April 02, 2020
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Topsy-Turvy

After the forever dramatic Rakhi Sawant, it was the turn of the Princess Third Front to choose her partner...

Topsy-Turvy
Illustration by Sorit
Topsy-Turvy
outlookindia.com
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"The Third Front has chief ministers, former chief ministers and also former prime ministers in its ranks and it would not be difficult to elect a PM."

—CPI(M) leader Sitaram Yechury.

In the Bharat that is India, the Swayamvar season is upon us. After the forever dramatic Rakhi Sawant announced she would organise a Swayamvar to choose a mate, the scene now shifts to a hall where Princess Third Front is poised to choose her partner from a distinguished assembly of kings, princes and stalwart warriors. The princess is taken around the hall by the patriarch, a sagely Sitaram Yechury, who describes the qualities of some of her would-be suitors.

Yechury: "O princess, these great heroes have travelled long distances from faraway nations to seek your hand. Look yonder, there is King Sharad Rao, from the Sugar Belt kingdom, renowned for his political acumen. To start with, he was not willing to come but was cajoled into attending. If you find his bearing peculiar, it is because he is sitting on a fence, a practice at which he’s an old hand. Should you accept him, he will offer nail-biting excitement in a game called cricket.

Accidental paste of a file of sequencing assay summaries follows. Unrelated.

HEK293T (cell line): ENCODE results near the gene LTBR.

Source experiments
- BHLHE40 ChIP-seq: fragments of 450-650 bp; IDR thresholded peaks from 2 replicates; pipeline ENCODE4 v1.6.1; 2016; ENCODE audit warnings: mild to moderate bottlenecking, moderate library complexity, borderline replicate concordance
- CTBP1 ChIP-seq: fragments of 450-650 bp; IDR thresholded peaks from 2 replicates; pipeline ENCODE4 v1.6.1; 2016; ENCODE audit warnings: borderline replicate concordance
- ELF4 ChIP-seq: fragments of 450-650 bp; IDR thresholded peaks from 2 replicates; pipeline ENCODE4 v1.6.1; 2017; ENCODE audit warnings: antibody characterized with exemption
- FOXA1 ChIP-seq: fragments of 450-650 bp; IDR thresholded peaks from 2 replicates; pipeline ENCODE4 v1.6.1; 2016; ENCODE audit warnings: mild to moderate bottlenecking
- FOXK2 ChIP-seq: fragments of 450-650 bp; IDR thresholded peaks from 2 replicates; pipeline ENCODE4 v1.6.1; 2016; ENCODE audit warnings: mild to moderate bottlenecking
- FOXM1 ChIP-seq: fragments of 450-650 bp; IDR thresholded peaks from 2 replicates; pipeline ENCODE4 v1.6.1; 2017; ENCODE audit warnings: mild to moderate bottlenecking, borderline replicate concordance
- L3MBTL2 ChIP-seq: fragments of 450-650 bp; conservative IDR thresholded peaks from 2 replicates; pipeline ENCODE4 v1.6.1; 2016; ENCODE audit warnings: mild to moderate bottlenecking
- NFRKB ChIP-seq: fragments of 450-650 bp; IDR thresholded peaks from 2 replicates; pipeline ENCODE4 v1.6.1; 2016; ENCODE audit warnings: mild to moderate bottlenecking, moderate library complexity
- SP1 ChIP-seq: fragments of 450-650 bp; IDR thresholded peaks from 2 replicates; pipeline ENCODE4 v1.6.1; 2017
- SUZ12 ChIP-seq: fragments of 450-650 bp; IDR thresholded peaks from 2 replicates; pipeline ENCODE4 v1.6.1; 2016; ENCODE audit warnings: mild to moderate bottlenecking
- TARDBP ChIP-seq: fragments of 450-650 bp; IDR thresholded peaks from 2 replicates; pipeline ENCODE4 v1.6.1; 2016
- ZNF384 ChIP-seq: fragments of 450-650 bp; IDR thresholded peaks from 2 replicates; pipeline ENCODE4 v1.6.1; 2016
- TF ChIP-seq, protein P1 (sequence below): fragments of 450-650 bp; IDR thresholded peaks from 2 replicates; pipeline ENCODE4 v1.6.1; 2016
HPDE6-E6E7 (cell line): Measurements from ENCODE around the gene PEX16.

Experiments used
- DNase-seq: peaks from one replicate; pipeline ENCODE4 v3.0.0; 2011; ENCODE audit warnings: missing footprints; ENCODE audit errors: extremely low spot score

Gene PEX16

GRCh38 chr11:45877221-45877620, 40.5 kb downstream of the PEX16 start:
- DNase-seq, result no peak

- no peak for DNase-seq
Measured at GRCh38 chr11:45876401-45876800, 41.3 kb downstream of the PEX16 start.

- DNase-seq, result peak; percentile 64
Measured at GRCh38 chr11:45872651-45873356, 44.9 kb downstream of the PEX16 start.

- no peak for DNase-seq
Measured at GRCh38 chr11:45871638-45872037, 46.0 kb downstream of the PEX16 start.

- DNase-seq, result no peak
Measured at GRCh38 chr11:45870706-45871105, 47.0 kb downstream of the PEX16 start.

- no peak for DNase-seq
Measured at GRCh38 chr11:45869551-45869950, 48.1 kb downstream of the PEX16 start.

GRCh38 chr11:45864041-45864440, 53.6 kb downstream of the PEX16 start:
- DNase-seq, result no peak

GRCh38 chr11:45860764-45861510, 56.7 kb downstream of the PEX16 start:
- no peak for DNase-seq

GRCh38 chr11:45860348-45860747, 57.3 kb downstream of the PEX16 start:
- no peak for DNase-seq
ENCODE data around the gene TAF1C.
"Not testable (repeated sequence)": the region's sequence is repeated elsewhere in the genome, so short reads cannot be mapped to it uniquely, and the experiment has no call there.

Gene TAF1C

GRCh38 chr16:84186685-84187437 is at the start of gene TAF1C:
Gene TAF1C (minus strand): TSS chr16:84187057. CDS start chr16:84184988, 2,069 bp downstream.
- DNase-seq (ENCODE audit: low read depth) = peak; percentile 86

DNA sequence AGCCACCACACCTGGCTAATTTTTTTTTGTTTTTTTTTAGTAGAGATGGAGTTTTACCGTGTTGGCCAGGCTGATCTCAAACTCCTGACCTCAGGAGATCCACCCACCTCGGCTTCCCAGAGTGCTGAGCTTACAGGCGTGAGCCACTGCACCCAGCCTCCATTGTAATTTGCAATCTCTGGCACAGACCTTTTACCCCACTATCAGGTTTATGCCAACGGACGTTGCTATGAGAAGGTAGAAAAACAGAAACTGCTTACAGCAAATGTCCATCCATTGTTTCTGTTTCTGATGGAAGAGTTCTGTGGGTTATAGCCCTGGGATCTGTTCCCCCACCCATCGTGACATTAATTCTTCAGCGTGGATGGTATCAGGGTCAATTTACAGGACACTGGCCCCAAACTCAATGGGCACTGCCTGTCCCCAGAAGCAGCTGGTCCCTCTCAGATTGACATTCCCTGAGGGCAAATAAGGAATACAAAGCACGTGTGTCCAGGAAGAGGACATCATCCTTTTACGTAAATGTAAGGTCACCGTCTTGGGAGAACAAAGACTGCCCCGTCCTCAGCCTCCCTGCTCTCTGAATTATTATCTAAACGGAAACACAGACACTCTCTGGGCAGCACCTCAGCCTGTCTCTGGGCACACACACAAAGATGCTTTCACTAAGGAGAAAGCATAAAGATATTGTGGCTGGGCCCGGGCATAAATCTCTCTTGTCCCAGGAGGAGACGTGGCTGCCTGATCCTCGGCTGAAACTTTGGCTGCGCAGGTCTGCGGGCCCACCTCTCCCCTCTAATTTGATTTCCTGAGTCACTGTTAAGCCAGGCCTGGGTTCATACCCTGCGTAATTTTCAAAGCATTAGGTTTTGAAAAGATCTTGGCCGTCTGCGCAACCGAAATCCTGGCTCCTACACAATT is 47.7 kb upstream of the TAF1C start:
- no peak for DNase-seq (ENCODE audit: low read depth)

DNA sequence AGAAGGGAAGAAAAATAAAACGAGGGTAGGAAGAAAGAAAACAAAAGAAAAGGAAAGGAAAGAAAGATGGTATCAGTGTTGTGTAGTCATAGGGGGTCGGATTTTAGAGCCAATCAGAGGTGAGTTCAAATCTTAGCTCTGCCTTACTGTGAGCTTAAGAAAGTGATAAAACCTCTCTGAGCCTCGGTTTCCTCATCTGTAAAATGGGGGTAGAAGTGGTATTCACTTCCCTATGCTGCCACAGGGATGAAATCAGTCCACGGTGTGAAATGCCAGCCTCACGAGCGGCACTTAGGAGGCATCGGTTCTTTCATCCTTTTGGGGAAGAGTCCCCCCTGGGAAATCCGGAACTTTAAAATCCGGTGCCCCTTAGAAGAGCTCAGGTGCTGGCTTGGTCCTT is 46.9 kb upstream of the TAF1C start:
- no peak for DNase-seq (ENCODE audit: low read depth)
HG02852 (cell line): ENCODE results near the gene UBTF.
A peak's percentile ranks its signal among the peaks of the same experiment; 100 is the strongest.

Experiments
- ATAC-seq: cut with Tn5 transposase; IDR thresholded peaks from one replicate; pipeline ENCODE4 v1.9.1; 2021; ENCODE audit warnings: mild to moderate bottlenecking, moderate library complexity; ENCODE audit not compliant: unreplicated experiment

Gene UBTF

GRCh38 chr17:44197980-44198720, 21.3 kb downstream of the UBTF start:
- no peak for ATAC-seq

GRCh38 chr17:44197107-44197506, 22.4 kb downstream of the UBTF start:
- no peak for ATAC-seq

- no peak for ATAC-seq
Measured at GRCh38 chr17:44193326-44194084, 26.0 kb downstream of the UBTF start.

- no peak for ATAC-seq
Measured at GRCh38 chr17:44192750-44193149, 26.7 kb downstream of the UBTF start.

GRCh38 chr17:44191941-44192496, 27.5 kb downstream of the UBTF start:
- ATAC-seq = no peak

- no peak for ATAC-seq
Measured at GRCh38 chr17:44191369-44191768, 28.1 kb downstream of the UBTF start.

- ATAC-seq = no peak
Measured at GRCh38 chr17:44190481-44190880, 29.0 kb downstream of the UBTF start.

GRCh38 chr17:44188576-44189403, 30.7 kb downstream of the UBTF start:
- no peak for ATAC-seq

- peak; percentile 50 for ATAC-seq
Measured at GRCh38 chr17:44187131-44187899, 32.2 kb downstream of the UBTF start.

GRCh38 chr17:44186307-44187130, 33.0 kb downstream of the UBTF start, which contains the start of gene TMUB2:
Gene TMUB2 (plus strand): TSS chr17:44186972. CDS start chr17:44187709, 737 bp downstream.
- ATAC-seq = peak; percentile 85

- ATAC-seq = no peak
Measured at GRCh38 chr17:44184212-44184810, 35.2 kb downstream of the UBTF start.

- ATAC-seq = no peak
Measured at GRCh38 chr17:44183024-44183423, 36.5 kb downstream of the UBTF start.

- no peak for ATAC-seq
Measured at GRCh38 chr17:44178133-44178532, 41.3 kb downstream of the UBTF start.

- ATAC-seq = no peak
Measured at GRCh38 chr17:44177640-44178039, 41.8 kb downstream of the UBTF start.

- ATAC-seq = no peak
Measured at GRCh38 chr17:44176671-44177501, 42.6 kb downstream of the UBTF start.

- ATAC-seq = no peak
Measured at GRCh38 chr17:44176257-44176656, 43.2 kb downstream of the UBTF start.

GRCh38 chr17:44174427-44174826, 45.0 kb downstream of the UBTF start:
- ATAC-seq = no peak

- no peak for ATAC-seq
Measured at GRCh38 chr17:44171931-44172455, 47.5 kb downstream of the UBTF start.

"Do condescend to turn this side, alluring princess. The Farmer King, Deve Gowda, is another important suitor. Though he rules in his kingdom of Karnataka, he is a man of the masses, eating only ‘ragi’ balls and ‘saaru’. You will have an easy time with him, he does not speak much and dozes most of the time. And aren’t you excited at the sight of Prince Naveen, a suitor with a comely Oxbridge accent who can coexist with all? Like the fabled fiddling of emperor Nero when flames consumed Rome, he played, and replayed, the opening bars of Beethoven’s Fifth (on the piano!) while Kandhamal burned. Through him, you’ll be introduced to elegant English life as well as the bleached bones in harsh Kalahandi, where only starvation rules. And who can ignore Prince Chandrababu from Hyderabad, who will smother you with the latest that Pentium offers, even if, God forbid, he is unable to feed you. But then, can computers be ignored in the new millennium? And yonder sits D. Raja; don’t be deceived by his earthy looks. He speaks for the masses, though his favourite word is a firm ‘nyet’ to overtures from Congress seductresses. Next to him sits the mighty intellectual, Prince Prakash Karat, steeped in ideology and love for the past. See how he is dressed in 18th century period costumes. Trying to wheedle him away from his rigid posture would be a challenge, even for you!

"Mighty princess, you are lucky to have such distinguished suitors. Choose well and plight your troth; you will not regret it."


(V. Gangadhar is a Mumbai-based satirist)

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